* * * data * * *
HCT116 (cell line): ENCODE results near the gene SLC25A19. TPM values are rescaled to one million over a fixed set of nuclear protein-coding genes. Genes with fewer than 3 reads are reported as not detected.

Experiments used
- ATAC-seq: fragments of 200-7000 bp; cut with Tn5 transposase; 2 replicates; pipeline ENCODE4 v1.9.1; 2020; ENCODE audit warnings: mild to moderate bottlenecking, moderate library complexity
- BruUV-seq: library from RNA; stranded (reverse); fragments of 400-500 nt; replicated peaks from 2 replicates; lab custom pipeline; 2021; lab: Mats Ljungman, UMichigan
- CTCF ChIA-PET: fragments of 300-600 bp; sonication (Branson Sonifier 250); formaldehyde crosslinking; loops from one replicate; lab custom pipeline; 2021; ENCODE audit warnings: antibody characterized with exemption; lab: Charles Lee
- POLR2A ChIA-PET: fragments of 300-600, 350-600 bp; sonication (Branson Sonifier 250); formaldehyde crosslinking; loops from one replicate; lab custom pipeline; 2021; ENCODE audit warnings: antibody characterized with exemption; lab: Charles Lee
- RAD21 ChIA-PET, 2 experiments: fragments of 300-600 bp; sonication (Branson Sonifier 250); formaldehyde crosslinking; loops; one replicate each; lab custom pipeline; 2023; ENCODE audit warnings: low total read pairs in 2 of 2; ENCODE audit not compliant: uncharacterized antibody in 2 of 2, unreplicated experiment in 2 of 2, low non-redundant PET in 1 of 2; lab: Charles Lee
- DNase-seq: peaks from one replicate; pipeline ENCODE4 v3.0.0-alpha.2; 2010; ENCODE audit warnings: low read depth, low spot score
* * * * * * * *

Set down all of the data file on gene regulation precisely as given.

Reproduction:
HCT116 (cell line): ENCODE results near the gene SLC25A19. TPM values are rescaled to one million over a fixed set of nuclear protein-coding genes. Genes with fewer than 3 reads are reported as not detected.

Experiments used
- ATAC-seq: fragments of 200-7000 bp; cut with Tn5 transposase; 2 replicates; pipeline ENCODE4 v1.9.1; 2020; ENCODE audit warnings: mild to moderate bottlenecking, moderate library complexity
- BruUV-seq: library from RNA; stranded (reverse); fragments of 400-500 nt; replicated peaks from 2 replicates; lab custom pipeline; 2021; lab: Mats Ljungman, UMichigan
- CTCF ChIA-PET: fragments of 300-600 bp; sonication (Branson Sonifier 250); formaldehyde crosslinking; loops from one replicate; lab custom pipeline; 2021; ENCODE audit warnings: antibody characterized with exemption; lab: Charles Lee
- POLR2A ChIA-PET: fragments of 300-600, 350-600 bp; sonication (Branson Sonifier 250); formaldehyde crosslinking; loops from one replicate; lab custom pipeline; 2021; ENCODE audit warnings: antibody characterized with exemption; lab: Charles Lee
- RAD21 ChIA-PET, 2 experiments: fragments of 300-600 bp; sonication (Branson Sonifier 250); formaldehyde crosslinking; loops; one replicate each; lab custom pipeline; 2023; ENCODE audit warnings: low total read pairs in 2 of 2; ENCODE audit not compliant: uncharacterized antibody in 2 of 2, unreplicated experiment in 2 of 2, low non-redundant PET in 1 of 2; lab: Charles Lee
- DNase-seq: peaks from one replicate; pipeline ENCODE4 v3.0.0-alpha.2; 2010; ENCODE audit warnings: low read depth, low spot score